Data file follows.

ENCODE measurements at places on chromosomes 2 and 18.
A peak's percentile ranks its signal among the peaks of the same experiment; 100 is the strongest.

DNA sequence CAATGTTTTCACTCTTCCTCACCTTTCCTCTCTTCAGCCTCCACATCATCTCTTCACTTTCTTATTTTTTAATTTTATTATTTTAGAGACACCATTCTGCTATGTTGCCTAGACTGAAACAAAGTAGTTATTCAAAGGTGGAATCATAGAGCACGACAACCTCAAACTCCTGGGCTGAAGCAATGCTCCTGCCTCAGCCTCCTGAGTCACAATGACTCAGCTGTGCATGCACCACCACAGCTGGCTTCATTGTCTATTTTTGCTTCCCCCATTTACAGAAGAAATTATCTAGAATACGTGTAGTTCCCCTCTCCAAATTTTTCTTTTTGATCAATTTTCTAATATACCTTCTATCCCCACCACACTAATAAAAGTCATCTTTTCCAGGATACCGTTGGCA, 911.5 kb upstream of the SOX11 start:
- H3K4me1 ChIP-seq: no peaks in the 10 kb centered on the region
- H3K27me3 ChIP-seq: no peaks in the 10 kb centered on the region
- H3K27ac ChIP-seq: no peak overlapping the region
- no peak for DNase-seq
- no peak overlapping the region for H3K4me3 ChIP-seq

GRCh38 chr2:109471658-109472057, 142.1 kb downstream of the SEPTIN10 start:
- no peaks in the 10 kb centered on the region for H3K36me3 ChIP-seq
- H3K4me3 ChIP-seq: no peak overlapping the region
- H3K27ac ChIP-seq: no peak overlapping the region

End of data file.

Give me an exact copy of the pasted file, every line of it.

ENCODE measurements at places on chromosomes 2 and 18.
A peak's percentile ranks its signal among the peaks of the same experiment; 100 is the strongest.

DNA sequence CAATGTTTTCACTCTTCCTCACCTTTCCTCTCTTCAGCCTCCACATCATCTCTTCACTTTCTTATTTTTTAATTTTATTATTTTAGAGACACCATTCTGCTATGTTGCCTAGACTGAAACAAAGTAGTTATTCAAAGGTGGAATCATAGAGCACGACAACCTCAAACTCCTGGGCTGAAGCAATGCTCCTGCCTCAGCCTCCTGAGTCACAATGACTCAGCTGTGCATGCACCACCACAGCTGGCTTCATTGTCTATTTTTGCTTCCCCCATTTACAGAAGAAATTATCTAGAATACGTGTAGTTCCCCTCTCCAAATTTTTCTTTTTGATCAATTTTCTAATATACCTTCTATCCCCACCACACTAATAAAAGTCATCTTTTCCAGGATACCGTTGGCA, 911.5 kb upstream of the SOX11 start:
- H3K4me1 ChIP-seq: no peaks in the 10 kb centered on the region
- H3K27me3 ChIP-seq: no peaks in the 10 kb centered on the region
- H3K27ac ChIP-seq: no peak overlapping the region
- no peak for DNase-seq
- no peak overlapping the region for H3K4me3 ChIP-seq

GRCh38 chr2:109471658-109472057, 142.1 kb downstream of the SEPTIN10 start:
- no peaks in the 10 kb centered on the region for H3K36me3 ChIP-seq
- H3K4me3 ChIP-seq: no peak overlapping the region
- H3K27ac ChIP-seq: no peak overlapping the region